By Ambassador Laura Killingbeck

For many years, I lived and worked at an ecovillage and sustainability education center in rural Central America. Our campus was located in the midst of the jungle, and we all shared one central, open-air kitchen. The kitchen had two wood-burning rocket stoves, and two methane burners that we fueled with gas from the composting toilet. 

The methane was simple: you just turned a switch, lit the gas with a lighter, and got a nice, clean flame. The rocket stoves took a little more time to get started. The rockets were made from earth and bricks, and sat at the outer edge of the kitchen under the roof line. In the rainy season, clouds of mist blew in and settled over the stoves and the wood box. The wood box was also a nice place to find friendly poison dart frogs.

Every time I worked the breakfast shift, I volunteered to start the fires in the rocket stoves. I’d fill the stoves with wood and paper, light them up, and coax the flames to life. Then I’d crack about 100 eggs, pour them in cast iron skillets, and start scrambling. Between the two methane burners and the rockets, we often cooked breakfast for up to 50 people. In rainy weather the fires were a challenge to light, but they also offered a respite from the chaos of the central kitchen. I enjoyed sitting quietly, tending the flames.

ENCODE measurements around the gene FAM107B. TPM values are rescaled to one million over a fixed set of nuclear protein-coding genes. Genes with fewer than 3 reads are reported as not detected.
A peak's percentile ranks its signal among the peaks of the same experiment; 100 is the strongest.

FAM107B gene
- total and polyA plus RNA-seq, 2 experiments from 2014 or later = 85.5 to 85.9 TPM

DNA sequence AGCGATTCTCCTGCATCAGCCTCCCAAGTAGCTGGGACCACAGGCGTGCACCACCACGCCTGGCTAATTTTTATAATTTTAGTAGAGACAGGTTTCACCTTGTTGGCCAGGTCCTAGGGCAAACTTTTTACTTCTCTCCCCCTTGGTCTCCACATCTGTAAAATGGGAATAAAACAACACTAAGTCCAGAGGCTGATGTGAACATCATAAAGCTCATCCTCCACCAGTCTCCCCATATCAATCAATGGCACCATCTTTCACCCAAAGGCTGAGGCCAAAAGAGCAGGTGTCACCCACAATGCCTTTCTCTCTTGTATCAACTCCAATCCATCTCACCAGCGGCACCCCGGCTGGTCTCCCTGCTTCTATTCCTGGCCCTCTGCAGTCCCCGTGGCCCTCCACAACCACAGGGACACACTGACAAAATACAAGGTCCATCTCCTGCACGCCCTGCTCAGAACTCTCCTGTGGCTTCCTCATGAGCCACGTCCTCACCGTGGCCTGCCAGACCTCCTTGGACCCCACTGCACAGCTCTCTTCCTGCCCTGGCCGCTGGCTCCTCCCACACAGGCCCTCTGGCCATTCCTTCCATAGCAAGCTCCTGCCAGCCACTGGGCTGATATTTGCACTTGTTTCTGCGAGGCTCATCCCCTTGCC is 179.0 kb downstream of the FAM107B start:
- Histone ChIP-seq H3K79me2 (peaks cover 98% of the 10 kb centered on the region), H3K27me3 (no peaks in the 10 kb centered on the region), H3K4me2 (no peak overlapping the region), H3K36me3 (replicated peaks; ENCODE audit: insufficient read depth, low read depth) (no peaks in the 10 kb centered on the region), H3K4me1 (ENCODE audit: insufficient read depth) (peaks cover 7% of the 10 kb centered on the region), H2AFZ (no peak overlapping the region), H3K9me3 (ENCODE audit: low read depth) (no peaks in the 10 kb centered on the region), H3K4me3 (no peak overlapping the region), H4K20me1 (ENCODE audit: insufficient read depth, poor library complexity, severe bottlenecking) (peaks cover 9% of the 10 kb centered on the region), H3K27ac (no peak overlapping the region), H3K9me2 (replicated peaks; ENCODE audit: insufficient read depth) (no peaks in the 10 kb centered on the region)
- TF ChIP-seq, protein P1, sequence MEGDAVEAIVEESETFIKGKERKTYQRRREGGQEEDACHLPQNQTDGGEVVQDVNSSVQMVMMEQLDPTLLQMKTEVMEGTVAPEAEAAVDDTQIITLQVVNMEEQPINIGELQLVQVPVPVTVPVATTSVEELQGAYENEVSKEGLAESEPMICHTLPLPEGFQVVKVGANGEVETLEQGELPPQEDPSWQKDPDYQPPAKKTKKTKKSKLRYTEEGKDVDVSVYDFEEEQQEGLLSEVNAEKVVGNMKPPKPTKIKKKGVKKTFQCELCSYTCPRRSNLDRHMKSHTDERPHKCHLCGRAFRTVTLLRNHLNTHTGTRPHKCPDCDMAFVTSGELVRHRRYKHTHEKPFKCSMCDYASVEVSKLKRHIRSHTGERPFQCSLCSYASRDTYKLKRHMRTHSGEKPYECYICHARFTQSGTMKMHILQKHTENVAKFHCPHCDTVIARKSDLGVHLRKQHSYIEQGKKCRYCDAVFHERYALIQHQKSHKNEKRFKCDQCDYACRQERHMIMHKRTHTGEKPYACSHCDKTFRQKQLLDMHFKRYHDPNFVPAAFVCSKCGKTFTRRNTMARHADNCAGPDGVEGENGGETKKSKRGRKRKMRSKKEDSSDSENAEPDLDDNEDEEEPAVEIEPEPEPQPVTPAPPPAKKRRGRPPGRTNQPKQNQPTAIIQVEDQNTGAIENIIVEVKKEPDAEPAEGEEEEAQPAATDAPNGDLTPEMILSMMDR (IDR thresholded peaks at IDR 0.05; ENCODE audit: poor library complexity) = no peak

About half the world’s population cooks on fire. For people in every climate zone around the world, cooking on fire is a skill, a necessity, an art, and a way of life.


When I’m camping, I often see people light a big fire in the fire pit, then turn around and light their propane stove. It always strikes me as ironic. Why turn on a stove when you already have a fire? I think this is really a cultural phenomena. In the United States, people just aren’t used to seeing fire as a cooking source.


On most of my long bike trips, I’ve cooked my food on campfires. I enjoy the process of collecting wood, building the fire, coaxing the flames. I usually don’t bother to bring a stove. Check out Feasting Without A Stove and How to Cook with Fire for some of my meal plans and processes.